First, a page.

Smartphone generation should wait for the elderly to catch up
The widespread application of internet technology has made our lives easier but poses a big challenge to senior citizens, who are not always comfortable with smartphones and so many new apps.
Only a few senior citizens are able to enjoy the benefits that new technologies offer. According to the National Bureau of Statistics, the number of people aged 60 and above was 253.88 million in 2019, that is 18.1 percent of China's population. But only 23 percent of the senior citizens were able to access the internet. That means more than three-fourths of the elderly are deprived of the digital dividends.
Failure to access the internet or use smartphones has increased difficulties for them. They cannot even hail a cab easily in this era of app cabs. There have been reports of many shops turning away elders who don't know how to pay using smartphones, instead of letting them pay with cash.
Many elders who can't use smartphones are facing difficulties during this pandemic, as they cannot access the internet-based health code required for entry into many public places as part of the epidemic prevention and control measures.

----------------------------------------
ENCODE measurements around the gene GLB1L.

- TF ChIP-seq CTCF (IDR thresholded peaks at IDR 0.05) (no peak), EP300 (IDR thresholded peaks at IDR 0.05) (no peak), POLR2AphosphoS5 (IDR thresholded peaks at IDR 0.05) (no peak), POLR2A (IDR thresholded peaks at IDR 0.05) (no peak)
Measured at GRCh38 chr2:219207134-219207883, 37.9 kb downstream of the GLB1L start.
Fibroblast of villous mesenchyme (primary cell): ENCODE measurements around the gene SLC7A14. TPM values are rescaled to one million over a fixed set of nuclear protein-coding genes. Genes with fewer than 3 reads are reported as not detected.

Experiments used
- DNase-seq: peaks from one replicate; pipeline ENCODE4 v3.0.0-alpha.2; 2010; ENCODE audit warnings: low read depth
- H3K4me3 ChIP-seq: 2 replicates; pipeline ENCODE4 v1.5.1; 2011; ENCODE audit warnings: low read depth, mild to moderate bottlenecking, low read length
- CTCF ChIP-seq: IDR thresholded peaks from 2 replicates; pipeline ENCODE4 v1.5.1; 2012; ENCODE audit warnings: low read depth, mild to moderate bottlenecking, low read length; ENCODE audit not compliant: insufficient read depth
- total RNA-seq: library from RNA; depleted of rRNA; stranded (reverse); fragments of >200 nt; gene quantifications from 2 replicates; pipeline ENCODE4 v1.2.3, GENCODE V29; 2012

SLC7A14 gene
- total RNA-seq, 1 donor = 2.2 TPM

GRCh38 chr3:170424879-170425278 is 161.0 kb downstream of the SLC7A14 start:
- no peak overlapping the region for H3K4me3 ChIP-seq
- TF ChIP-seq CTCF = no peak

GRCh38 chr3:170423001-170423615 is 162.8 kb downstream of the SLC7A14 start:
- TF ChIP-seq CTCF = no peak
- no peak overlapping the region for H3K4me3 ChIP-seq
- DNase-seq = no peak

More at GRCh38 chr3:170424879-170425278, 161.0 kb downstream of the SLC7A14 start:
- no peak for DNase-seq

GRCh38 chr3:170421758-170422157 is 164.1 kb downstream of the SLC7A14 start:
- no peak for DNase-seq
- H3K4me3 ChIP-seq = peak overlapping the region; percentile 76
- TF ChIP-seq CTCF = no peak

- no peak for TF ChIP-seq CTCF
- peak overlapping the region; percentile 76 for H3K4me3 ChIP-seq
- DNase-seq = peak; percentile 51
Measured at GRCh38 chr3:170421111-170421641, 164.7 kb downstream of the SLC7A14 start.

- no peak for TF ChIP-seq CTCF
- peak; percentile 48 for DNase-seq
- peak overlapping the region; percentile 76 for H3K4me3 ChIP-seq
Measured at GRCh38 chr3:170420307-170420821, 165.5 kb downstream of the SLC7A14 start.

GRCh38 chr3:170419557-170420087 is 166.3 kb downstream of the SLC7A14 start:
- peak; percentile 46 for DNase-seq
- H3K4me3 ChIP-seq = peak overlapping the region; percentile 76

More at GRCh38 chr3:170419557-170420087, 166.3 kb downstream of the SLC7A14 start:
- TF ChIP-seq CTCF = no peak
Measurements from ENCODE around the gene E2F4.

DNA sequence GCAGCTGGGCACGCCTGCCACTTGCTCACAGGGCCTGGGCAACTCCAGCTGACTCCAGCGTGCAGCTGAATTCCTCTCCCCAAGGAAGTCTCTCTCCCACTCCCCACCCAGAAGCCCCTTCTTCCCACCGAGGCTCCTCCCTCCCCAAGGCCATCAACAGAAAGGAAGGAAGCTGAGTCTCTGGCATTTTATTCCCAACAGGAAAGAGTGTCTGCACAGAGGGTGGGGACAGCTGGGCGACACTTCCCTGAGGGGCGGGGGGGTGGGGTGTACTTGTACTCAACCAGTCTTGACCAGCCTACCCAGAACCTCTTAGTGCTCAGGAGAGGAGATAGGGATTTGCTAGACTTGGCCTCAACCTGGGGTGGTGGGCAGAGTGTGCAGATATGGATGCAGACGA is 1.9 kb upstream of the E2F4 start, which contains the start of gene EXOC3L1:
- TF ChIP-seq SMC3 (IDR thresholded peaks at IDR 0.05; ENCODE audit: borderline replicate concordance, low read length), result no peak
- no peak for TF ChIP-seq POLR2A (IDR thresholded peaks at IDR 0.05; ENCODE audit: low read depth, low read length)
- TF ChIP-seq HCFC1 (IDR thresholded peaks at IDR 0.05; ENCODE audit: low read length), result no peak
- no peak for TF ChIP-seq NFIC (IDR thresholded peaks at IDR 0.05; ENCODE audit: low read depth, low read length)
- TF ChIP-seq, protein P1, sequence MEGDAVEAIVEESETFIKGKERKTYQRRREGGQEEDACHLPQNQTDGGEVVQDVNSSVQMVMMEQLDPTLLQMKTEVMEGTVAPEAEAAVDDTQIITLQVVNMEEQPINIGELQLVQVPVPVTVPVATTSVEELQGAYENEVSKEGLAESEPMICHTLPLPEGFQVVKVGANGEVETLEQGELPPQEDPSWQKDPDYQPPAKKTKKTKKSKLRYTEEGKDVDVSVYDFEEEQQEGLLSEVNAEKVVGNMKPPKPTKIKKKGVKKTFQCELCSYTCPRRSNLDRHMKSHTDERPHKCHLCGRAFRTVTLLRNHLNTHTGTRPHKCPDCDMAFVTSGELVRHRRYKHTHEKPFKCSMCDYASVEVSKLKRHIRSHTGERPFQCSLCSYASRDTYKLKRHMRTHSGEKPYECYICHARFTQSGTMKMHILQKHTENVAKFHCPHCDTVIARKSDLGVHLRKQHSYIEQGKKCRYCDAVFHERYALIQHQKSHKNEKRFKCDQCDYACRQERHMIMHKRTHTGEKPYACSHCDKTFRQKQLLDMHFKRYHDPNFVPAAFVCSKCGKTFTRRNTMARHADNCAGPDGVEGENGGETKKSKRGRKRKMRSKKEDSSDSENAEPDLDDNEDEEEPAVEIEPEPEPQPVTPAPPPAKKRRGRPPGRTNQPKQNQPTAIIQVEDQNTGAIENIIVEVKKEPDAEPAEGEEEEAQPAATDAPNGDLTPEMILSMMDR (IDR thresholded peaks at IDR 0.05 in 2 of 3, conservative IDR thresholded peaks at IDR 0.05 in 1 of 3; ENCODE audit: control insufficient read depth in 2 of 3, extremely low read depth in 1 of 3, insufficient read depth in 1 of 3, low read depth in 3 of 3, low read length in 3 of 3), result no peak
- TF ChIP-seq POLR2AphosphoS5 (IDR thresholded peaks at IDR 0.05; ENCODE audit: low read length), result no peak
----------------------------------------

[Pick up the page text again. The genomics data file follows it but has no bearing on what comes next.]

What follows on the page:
New technologies become popular because they are often of great use in our daily lives. But many senior citizens, especially those living in rural areas or those whose grownup children don't live with them, cannot access the internet or smartphones, either because of financial constraints or because they cannot learn new things beyond a certain point. The digital gap between the elderly and the young is becoming more pronounced.
However, the senior citizens should not become a silent group deprived of digital benefits. It is society's responsibility to help them bridge the digital gap, and be patient with them when they face difficulties catching up.